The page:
Analysis and applications of novel optical single- and multi-layer structures


Han Li

Date of Award


Degree Name

Ph.D. in Electro-Optics


Department of Electro-Optics and Photonics


Advisor: Partha P. Banerjee


A thin film is a layer of a material or an assembly of multilayers of different materials ranging from nanometers to several micrometers in thickness. Optical coatings, optical filters, semiconductor lasers, quantum well structures, and nonlinear frequency convertors are some of the main applications of thin films. This dissertation is concerned with some aspects of optical propagation through, and at the interface of, some specific thin film structures, such as a double negative metamaterial and nonlinear photonic bandgap structures. A versatile imaging system that captures the near field radiation from subwavelength objects for high resolution imaging beyond the diffraction limit can be accomplished with new types of thin film materials not found in nature. One such material, termed a metamaterial with a double negative index, has been recently developed in our laboratory from a binary mixture of nanoparticles comprising silver and silicon carbide. A nanoscale structure comprising the sub-wavelength object, the single layer thin-film metamaterial superlens imaging setup to accurately characterize super resolution imaging for arbitrary polarized illumination of the object has now been fabricated as part of this dissertation and will be tested as part of future work. Secondly, electromagnetic wave reflection at a single interface is one of the most basic optical phenomena presented in nature. Snell's laws and the Fresnel equations determine the wave vectors and amplitudes for reflection and transmission. However, when a focused electromagnetic beam is incident at the interface between two layers, the reflected and transmitted beams suffer spatial shifts such as the Goos-Hanchen and Imbert-Fedorov shifts. In this dissertation, the Imbert-Fedorov shift is theoretically and experimentally investigated at the interface between air and a double negative index metamaterial. Finally, nonlinear effects such as optical second order and third order harmonic generation in thin films such as photonic bandgap structures are attracting growing attention due the enhancement of the participating electromagnetic waves inside the structure, leading to vastly increased conversion efficiency. In this dissertation, a method based on the transfer matrix method is developed to numerically simulate the second harmonic and third harmonic generation in such periodic nonlinear photonic bandgap structures.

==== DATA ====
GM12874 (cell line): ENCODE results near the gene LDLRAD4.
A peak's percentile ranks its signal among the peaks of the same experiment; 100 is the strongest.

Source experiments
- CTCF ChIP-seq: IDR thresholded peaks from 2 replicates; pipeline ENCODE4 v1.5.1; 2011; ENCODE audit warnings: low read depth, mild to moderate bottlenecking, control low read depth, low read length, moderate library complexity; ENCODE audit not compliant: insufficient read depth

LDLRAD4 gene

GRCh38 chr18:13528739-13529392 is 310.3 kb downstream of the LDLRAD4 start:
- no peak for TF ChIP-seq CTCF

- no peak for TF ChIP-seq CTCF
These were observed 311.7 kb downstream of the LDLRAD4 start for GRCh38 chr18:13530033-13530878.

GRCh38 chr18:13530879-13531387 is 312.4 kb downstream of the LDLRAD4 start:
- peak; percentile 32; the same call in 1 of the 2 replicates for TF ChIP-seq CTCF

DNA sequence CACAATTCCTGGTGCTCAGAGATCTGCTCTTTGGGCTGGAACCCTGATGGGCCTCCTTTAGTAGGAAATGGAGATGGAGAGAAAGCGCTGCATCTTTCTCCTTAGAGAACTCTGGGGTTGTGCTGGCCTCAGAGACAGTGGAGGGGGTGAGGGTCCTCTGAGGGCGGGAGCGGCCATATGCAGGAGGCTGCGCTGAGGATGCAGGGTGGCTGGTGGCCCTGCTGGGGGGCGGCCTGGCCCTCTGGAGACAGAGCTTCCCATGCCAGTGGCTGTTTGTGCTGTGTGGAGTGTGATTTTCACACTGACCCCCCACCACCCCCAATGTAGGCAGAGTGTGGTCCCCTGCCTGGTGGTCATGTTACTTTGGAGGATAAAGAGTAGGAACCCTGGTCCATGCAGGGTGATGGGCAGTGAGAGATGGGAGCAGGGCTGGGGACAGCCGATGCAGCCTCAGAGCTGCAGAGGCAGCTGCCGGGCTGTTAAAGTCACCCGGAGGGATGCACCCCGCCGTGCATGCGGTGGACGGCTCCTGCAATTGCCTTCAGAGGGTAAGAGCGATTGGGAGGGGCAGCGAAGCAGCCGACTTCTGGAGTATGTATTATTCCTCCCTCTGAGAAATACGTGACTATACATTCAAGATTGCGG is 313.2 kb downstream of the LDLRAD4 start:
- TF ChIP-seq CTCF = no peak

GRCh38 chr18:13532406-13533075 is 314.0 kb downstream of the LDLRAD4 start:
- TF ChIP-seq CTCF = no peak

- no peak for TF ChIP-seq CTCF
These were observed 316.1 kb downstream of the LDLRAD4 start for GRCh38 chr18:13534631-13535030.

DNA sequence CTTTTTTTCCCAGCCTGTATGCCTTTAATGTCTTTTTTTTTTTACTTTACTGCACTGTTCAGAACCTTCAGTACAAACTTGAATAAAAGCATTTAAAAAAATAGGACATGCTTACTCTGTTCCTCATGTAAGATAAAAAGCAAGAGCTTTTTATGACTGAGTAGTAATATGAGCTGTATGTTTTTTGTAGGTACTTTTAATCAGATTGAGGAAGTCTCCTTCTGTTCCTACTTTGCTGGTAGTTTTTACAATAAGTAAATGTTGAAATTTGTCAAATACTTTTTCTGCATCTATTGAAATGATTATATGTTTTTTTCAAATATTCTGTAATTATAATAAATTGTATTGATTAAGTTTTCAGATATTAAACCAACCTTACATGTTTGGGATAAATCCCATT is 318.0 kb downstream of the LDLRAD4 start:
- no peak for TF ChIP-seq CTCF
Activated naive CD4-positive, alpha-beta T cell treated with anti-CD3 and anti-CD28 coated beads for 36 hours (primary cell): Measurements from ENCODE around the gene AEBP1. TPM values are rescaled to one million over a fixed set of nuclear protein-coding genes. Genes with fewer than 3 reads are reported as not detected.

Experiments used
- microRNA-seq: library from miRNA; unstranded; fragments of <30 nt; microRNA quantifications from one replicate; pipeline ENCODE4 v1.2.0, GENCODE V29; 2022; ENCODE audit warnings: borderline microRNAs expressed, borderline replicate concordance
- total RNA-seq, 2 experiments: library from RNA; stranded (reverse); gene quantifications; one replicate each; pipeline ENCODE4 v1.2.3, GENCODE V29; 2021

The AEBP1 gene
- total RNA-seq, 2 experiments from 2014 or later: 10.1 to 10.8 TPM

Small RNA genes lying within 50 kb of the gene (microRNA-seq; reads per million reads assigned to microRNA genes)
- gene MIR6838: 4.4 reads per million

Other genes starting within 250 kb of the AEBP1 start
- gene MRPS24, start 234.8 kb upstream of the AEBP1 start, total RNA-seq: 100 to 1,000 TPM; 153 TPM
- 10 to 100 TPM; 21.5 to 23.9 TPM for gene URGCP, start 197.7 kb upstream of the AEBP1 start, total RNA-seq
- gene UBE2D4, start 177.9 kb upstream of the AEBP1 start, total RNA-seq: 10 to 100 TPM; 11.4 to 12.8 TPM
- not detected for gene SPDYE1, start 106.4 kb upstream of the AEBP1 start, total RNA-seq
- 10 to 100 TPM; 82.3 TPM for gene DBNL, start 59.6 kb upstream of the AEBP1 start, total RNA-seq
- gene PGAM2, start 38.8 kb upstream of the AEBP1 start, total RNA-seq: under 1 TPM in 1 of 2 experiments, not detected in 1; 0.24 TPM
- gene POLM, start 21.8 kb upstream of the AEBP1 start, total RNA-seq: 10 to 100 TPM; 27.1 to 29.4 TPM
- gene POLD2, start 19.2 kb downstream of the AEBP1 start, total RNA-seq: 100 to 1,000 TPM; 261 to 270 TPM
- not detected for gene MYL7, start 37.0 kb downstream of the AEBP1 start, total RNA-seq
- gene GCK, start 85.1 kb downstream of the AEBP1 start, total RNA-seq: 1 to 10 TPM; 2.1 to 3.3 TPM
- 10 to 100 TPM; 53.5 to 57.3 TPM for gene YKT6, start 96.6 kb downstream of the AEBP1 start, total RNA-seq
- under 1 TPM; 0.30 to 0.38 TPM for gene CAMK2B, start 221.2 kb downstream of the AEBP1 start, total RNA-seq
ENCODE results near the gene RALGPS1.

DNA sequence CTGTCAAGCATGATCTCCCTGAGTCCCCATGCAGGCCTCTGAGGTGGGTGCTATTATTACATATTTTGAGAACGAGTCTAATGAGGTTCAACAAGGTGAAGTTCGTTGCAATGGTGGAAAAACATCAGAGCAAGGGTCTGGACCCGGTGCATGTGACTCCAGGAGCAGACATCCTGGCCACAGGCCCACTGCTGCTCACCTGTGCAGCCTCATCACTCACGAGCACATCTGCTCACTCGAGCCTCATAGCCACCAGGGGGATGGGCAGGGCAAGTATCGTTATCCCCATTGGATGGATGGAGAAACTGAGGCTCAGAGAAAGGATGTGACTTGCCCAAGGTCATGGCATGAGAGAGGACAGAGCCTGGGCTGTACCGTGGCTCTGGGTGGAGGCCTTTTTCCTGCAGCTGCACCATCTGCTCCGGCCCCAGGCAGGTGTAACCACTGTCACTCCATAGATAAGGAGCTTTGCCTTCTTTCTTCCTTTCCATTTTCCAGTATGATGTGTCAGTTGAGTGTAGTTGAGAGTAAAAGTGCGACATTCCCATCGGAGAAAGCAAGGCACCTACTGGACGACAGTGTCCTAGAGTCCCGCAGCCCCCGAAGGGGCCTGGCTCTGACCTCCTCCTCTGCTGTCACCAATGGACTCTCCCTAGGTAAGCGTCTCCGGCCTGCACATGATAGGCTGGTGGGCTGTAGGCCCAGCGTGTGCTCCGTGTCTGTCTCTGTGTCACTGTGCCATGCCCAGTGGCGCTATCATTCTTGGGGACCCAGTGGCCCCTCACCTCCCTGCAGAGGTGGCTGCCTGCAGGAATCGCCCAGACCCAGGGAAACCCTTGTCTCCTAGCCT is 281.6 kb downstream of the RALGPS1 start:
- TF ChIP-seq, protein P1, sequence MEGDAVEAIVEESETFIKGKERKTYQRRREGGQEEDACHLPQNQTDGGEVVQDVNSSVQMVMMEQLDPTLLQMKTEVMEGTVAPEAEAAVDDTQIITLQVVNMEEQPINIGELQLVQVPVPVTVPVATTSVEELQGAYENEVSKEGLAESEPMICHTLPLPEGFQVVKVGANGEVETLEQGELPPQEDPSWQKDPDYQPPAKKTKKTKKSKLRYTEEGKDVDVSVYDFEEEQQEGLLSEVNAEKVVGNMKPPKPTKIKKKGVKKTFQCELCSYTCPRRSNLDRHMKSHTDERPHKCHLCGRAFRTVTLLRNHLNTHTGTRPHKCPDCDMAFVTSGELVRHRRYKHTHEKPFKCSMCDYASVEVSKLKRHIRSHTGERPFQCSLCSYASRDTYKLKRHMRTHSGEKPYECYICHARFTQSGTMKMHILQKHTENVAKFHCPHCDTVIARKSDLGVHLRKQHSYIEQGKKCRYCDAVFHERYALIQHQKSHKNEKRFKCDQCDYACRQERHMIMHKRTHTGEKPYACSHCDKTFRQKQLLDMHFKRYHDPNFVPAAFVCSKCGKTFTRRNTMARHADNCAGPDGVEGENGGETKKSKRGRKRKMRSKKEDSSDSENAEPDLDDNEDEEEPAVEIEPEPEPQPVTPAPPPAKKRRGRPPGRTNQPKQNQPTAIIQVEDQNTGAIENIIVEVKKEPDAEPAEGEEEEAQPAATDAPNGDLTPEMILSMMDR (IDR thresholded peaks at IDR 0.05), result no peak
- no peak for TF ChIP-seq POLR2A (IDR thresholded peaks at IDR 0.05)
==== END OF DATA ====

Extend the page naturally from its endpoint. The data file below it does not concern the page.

Thin films Research, Thin films, Multilayered Research, Metamaterials Research, Optics, Thin Film, Near-field Imaging, Nonlinear Optics, Transfer Matrix Method, Spin Hall Effect

Rights Statement

Copyright 2015, author